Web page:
Ifa  in  Flight                                                          Dispersions  and  Adaptations  of  Classical  African  Spiritual  Systems                                                                                                                      Oluwatoyin  Vincent  Adepoju                                                                                                                                                                                                                                                                                                Compcros                                                                                                  Comparative  Cognitive  Processes  and  Systems                                                        “Exploring  Every  Corner  of  the  Cosmos  in  Search  of  Knowledge”™           Yesterday,   14th   Sept.2012,   I   had   the  privilege  of   interacting   with    the   wonderful   group   of    enthusiasts  in   the   study   and   practice   of   the   African   spirituality   of   Ifa   represented  by  the  Independent  Ifa-­‐  Orisa  Practitioners  on  Facebook.           The   'Independent'   in   the   group's   name   seems   to   mean   that  members  are   welcome  to  interpret  this  ancient  tradition  in  novel  ways  that  make  meaning  for   them.       The   group   was   founded   by    Jaap   Verduijn   and   is  currently  run   by   Brenda   Beek,   both   Dutch.   They  represent   a   powerfully  growing  trend   in   classical   African   spiritualities   in   which   some   of   its   most   innovative   developments   are   coming   from   non-­‐continental   Africans,   and,   in   some   cases,   even   from   outside   the   African   Diaspora.         The  African  Diaspora  as  a  community,  particularly  in  Cuba  and  the  United  States,   from   the   centuries   of   slavery    to   the   present,   has   been   at   the   vanguard   of  rethinking   and   reapplying   classical   African   spiritualities   in   new   ideological,   imagistic   and  performance  contexts.   They   created  syncretisms  fusing   dynamic   forms  from  various  cultures  to  generate  such  systems  as  Voodoo.       In   their  achievements,   some   light   is   thrown   on   the  ultimate   forms   that   may   be   demonstrated   by   these   systems   when   their  central  points   of  alignment   are   correlated,   their   points   of   divergence   better   understood   as  variations  on  central  features.       The   convergences   between   these   systems   and   others   from   other  continents,  religious  communities  and  non-­‐religious  disciplines  also  assists   in  appreciating  unifying   themes   in       efforts  at   arriving   at   meaning   across   time,   space  and  cognitive  forms.         Beyond  the  African  Diaspora,  these  traditions  are  spreading    fast  to  non-­‐Africans,   some  of  whom  come  to  Africa  for  study,  such  as  the  great  scholarly  work  among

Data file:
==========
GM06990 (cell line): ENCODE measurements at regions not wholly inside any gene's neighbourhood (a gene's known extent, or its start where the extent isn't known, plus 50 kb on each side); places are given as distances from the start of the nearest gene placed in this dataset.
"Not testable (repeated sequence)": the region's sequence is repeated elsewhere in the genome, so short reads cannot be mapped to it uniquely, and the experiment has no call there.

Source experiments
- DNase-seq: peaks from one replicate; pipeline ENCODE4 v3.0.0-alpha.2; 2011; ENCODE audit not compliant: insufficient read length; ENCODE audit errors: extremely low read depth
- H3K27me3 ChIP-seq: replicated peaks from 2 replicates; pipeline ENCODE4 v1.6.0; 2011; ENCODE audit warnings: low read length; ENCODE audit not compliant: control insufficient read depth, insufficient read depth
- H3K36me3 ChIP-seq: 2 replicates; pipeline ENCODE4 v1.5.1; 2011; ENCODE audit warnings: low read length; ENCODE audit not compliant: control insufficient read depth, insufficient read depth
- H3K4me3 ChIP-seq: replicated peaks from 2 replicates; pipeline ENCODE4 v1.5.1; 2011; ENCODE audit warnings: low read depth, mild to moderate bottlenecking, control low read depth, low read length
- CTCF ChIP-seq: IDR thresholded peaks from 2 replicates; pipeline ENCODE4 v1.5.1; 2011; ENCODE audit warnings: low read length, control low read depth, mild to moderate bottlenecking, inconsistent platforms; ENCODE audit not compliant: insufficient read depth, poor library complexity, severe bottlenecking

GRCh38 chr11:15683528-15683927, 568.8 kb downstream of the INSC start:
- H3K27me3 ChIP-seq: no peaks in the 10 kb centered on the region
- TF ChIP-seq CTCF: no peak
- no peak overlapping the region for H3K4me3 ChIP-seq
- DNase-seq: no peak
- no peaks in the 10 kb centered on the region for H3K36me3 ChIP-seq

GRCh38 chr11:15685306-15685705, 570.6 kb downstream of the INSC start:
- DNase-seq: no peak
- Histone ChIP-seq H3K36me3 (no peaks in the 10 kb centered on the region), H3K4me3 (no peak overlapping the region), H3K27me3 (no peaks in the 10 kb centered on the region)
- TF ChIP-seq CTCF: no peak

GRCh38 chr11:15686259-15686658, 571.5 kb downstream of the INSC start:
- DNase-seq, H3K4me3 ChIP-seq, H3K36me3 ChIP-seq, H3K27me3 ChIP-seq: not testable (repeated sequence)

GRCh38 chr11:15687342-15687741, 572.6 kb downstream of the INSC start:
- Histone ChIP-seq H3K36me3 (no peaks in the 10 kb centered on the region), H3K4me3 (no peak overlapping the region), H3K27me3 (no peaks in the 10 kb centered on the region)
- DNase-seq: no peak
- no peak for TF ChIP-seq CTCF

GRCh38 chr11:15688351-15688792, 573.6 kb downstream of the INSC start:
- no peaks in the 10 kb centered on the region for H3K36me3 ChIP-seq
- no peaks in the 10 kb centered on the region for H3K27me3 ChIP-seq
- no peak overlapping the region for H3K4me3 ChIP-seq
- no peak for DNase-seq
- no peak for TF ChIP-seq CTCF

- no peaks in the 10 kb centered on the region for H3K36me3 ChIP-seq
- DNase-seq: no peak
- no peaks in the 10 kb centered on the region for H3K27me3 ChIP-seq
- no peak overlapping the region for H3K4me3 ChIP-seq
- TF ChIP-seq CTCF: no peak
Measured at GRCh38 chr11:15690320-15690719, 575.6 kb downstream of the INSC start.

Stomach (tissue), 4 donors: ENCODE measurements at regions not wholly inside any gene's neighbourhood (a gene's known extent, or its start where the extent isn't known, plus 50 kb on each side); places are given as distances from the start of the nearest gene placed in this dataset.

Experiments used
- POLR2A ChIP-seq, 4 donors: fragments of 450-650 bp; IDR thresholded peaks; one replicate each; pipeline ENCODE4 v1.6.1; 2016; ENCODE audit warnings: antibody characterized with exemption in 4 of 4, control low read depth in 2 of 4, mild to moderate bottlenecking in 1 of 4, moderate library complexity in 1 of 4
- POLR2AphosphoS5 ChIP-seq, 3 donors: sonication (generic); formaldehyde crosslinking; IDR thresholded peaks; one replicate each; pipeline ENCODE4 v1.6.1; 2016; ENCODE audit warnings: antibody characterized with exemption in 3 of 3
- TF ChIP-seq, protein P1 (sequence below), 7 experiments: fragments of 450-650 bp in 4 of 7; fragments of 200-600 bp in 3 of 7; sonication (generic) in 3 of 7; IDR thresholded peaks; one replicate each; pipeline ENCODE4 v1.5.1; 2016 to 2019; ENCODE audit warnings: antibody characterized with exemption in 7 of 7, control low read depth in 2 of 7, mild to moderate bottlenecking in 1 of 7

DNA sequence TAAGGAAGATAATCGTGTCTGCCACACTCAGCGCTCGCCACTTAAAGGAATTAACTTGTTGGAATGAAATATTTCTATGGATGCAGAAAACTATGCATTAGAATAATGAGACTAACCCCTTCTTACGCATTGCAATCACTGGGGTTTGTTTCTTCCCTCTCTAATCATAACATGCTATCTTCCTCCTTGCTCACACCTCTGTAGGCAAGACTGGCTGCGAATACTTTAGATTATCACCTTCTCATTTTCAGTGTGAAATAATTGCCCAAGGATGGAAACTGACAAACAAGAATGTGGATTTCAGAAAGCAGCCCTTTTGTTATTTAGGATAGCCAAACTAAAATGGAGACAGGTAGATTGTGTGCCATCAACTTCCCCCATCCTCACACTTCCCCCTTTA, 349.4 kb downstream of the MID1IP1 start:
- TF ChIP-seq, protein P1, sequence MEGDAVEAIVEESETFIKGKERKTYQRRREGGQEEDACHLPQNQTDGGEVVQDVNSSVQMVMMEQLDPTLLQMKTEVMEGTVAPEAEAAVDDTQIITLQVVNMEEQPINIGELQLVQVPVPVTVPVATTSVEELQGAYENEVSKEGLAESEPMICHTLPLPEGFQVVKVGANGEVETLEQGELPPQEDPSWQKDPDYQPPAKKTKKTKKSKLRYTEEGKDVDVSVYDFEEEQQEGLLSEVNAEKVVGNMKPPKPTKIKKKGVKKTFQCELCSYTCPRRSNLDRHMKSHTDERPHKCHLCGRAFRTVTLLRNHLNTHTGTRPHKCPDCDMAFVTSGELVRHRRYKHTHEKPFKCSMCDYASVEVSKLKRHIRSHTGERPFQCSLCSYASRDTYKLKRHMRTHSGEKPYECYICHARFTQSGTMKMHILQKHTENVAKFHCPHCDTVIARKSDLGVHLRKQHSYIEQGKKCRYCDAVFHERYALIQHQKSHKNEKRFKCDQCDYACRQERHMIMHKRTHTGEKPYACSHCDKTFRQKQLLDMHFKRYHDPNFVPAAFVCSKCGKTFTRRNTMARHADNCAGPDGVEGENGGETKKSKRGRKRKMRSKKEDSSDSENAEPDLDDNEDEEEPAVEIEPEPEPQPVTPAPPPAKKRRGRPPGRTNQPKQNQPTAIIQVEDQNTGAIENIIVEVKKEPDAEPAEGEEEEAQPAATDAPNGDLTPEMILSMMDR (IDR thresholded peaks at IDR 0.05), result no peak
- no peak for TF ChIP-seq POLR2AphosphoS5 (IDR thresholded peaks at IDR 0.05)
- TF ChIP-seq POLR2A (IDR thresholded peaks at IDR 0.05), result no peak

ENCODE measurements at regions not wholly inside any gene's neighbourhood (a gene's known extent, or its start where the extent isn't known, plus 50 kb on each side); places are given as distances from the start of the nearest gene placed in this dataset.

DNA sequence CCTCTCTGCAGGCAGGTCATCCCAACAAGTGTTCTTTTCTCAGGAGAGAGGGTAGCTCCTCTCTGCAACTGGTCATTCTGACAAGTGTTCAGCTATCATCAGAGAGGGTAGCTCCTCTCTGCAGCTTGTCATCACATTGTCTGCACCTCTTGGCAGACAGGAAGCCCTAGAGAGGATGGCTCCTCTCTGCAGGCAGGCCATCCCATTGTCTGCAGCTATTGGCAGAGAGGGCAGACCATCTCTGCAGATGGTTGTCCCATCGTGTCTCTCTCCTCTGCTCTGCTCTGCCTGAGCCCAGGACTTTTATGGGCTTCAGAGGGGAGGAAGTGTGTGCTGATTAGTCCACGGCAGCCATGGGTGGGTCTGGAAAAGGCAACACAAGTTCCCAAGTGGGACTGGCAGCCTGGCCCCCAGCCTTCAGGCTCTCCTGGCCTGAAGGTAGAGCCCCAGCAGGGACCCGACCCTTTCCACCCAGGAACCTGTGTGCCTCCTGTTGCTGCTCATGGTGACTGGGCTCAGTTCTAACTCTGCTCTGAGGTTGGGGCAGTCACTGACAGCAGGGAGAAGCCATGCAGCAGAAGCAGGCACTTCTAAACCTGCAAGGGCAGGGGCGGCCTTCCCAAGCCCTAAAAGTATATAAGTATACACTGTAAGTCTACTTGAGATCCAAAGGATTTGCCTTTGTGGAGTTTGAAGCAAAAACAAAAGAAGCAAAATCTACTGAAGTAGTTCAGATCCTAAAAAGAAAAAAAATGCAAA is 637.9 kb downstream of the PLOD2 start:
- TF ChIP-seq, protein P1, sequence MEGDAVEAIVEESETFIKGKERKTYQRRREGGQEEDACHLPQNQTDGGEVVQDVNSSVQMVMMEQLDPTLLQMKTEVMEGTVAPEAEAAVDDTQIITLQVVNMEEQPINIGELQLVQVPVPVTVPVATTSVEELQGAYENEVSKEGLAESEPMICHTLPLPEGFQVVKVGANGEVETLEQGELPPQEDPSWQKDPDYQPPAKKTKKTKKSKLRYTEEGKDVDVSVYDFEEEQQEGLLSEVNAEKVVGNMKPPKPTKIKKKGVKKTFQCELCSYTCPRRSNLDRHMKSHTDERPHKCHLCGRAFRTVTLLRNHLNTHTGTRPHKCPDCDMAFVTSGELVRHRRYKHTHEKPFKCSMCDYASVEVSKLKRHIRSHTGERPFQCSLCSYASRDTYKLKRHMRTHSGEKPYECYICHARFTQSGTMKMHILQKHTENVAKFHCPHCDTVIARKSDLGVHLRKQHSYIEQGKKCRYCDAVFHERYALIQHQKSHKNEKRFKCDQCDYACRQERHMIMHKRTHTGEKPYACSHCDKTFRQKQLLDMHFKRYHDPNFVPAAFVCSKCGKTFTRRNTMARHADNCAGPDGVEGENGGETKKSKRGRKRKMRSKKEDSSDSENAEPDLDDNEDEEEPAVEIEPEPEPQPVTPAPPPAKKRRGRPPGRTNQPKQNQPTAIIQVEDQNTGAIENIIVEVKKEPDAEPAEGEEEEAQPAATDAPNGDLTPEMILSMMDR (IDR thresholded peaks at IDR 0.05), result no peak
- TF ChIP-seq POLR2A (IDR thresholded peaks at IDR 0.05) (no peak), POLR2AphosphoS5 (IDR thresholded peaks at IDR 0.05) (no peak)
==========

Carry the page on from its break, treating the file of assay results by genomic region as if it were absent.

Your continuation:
the  Dogon  and  the  Mande  by  Marcel    Griaule  and  his  team  and  their  successors,   to   study   and  practice,  as   the   wonderful   examples   of   the   Orisa  practitioners      Susanne   Wenger   who  spent  almost   all    her   life   in  Nigeria   and    the   great   writer   Awo   Falokun   Fatumnbi   who   seems   to   be   of    US    ancestry  and   now   people   like   Brenda   Beek   and   Jaap   Verdun   in   the   Netherlands.       A   profound   irony   about   these   developments   is   that,  in   Nigeria,   which   I   am  acquainted  with,  and  perhaps  in  much  of  Africa,  which  I  know  less  about,    an   outcome   of   political   and  religious  colonialism  in   which  Christianity  and   Islam   were    central,  is  the  enormous  loss  of  prestige  of  the  classical  religions.    As  these   systems   are   being  transformed  from   oral   to   written   traditions,   playing  centralised  roles   in   the   lives   of    Diaspora   Africans   and   non-­‐Africa,  the   systems   have   lost  prestige  so   enormously   in   some   of    their   ancestral   countries    that  identification  with  them   is   often   unhelpful   to   one's   social   image,  Christianity  and  Islam  being  the  'civilised'  and  'modern'  religions.       A   pastor   may    base   his   teaching   on   exorcism,   at   times   depicting   this   process   in   terms   of   inversion   of   the  central  cosmological   principles   of   the  classical  African  religions,  such  as   the  guardianship  of  ancestors   and  relationships   with   non-­‐human   and   non-­‐animal  agents,   known   as  spirits,   that   expand   human  possibility.   The   pastor   could  address  real   problems   people   face   with  mysterious  afflictions  but   seem   to   be   content   to   describe   the   world   of   spiritual  evil  largely  in  terms  of  a  negation  of  the  traditional  world  view.       On   the   other   hand,    non-­‐Africans    in   classical   African   spiritualities     have   often   brought    with    them   a   remarkable  capacity  for   both  immersion  and  creative  adaptation    that  demonstrates  par   excellence   the   creative  vitality  of  the  ancient  systems.       Brenda   Beek   sums   up   such   an  understanding  in   relation   to    Ifa   in   the  Netherlands   in   her  description  of   the  Independent   Ifa-­‐   Orisa  Practitioners    group  :       What  this  group  represents       This   is   the   place   where   we   do   impossible   things!   Traditional  Ifa-­‐Orisha  practitioners  may  shake  their  heads   in   disbelief   and/or   disagreement.   This   means   we   are   not   shy   to   peek   over   the   fence   of   traditional   Ifa-­‐ways.   Ifa   has   landed   again   on   new   soil,   and   again   will   undergo   an   adaptation  to  fit  in  a  new  home,  like  it  happened  once,  long   ago,   in   the   Diaspora.   And   more   likely   it   has   done   so   for   thousands  of  years.       As   Independent   Ifa   diviners   we   do   take   the   YTR   [Yoruba   Traditional   Religion]   as   a   base,   simply   because   it   is   the   most   prominent   leftover   of   something   that   was   much   wider   spread   (and   to   a   certain   extent   still   is!)   centuries